Thinking that if you’re following the Paleo diet, you’ve got to live (and cook) in a bubble and never dine out? Quite the contrary. As much as I love cooking, I also enjoy dining out and do so quite regularly, all the while staying completely Paleo.
I’ve made it work, and showing clients how to do so at all different types of restaurants, cuisines, price ranges and countries has become one of the most commonly addressed concerns during consultations.
Yes, it does take a bit of creativity, and the confidence and comfort to ask the server to make modifications; but in the end, if you’re putting it in your body, it should be something you want to consume and feel comfortable eating, without worry that you’ll pay for it later.
Furthermore, if you’re polite and gracious in asking the server to make changes and substitutions they stand only to earn a better gratuity for being all the more accommodating!
Following are some tips to help guide you while dining out.
- Peruse the menu and see what looks good, without concern for the extras that come with the entree. For example, if you fancy a filet mignon, but it comes with a Gorgonzola sauce, order it without.
- Scan for mention of any veggies; if you see a spinach omelette on the breakfast menu, that indicates they’ve got the leafy green in the house. So ask if you can order a side of steamed spinach in lieu of the fries that otherwise would’ve come with your grilled chicken.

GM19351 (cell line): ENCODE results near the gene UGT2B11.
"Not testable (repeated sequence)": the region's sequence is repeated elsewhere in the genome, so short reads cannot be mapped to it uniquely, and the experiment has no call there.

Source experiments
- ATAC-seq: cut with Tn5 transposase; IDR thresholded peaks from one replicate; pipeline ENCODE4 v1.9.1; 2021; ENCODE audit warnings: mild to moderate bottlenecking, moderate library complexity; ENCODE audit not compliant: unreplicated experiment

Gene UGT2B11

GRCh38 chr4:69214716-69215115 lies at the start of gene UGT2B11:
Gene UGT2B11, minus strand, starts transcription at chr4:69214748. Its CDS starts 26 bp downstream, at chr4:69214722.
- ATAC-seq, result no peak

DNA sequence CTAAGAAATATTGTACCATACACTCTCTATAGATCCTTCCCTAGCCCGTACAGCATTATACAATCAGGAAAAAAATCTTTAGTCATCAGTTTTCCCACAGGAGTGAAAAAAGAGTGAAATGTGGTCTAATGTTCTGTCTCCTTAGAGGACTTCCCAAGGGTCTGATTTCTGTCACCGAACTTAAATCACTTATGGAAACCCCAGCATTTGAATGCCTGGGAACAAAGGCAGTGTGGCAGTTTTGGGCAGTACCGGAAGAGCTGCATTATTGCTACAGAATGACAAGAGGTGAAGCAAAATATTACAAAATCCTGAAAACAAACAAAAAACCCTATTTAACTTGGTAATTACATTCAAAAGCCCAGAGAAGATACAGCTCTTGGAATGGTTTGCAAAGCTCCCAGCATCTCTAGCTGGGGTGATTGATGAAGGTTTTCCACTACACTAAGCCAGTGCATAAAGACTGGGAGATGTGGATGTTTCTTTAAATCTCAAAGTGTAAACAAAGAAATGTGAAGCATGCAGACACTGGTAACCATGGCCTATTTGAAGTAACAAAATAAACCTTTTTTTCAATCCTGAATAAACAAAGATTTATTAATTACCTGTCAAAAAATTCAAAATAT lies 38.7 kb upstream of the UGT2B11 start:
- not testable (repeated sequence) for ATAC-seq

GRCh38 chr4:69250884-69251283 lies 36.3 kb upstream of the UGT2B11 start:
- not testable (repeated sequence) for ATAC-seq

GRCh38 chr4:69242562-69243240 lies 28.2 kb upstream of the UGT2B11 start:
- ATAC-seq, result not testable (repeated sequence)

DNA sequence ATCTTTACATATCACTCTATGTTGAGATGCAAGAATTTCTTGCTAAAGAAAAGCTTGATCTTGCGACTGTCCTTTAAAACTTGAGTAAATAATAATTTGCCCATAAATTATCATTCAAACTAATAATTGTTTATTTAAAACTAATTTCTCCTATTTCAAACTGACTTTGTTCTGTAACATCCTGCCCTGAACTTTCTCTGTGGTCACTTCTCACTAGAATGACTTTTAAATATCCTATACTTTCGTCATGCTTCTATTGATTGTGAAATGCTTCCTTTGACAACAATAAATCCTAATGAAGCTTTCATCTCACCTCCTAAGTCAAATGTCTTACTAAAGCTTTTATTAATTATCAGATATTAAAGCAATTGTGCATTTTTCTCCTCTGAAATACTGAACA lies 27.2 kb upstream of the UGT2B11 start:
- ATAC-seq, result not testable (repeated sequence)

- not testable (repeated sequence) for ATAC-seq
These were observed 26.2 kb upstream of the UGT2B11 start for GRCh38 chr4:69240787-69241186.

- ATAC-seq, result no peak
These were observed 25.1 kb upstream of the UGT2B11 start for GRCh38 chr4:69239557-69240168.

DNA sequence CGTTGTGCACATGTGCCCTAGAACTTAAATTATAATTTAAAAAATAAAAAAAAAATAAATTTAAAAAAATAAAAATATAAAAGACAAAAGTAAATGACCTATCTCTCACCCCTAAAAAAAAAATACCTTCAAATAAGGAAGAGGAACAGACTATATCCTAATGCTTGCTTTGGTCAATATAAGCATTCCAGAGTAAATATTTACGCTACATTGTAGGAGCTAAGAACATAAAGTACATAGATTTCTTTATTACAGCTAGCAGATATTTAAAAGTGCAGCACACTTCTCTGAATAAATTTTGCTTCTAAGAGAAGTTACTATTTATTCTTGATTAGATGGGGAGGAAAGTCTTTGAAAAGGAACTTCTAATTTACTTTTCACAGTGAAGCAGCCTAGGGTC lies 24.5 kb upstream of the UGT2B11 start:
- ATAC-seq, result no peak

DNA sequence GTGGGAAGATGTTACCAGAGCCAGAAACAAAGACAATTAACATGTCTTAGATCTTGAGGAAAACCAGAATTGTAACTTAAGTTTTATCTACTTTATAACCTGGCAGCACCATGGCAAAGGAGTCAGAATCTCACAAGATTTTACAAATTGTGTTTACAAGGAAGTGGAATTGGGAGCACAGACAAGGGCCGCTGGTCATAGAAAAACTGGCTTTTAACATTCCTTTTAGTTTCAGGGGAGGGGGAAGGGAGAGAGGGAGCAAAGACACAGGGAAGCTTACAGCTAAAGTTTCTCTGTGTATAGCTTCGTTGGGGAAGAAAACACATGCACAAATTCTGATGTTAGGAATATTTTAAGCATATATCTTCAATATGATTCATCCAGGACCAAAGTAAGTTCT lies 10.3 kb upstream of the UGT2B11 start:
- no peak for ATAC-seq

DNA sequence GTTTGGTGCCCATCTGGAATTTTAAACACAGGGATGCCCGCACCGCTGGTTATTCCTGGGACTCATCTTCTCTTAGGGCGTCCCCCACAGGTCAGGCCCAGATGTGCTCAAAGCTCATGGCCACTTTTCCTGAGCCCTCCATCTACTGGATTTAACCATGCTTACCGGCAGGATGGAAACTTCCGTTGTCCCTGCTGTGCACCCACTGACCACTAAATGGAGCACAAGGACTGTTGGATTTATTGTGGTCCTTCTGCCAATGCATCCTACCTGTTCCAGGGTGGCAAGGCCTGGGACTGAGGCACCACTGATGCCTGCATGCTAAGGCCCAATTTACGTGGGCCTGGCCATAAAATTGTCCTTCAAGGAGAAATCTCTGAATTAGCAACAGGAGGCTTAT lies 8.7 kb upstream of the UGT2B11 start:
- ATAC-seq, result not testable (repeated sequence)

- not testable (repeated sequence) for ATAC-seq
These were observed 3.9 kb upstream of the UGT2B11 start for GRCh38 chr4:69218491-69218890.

- Skip the obligatory starch (rice, pasta, bread) and ask for double veggies.
- If you feel uncomfortable asking questions in front of business colleagues or friends, you can always call ahead and ask what menu items would suit someone who cannot eat gluten, soy and dairy. Restaurants take food allergies quite seriously.
- Know that there is a grey area. For example, if there is a baked chicken option on the menu, but you can’t be sure it’s free-range, it’s still a better option than the chicken Parmesan, breaded and doused in cheese.
- Keep in mind that chances are high that your portion size is likely going to be too big, so plan on bringing half of it home and enjoying it for lunch the next day.
Don’t feel compelled to choose between eating Paleo and eating out–you can easily do both. Ask, and you shall receive.
Nell Stephenson, the original “Paleoista,” is the author of Paleoista, Gain Energy, Get Lean and Feel Fabulous with the Diet You Were Born to Eat (Touchstone, 2012) and co-author ofThe Paleo Diet Cookbook with Dr. Loren Cordain, PhD (Wiley & Sons, 2010). In addition to her work as nutrition consultant and trained chef, Stephenson is a personal trainer and competitive endurance athlete who credits the Paleo diet for her transformed health and athletic success. Visit her blog at www.paleoista.com.
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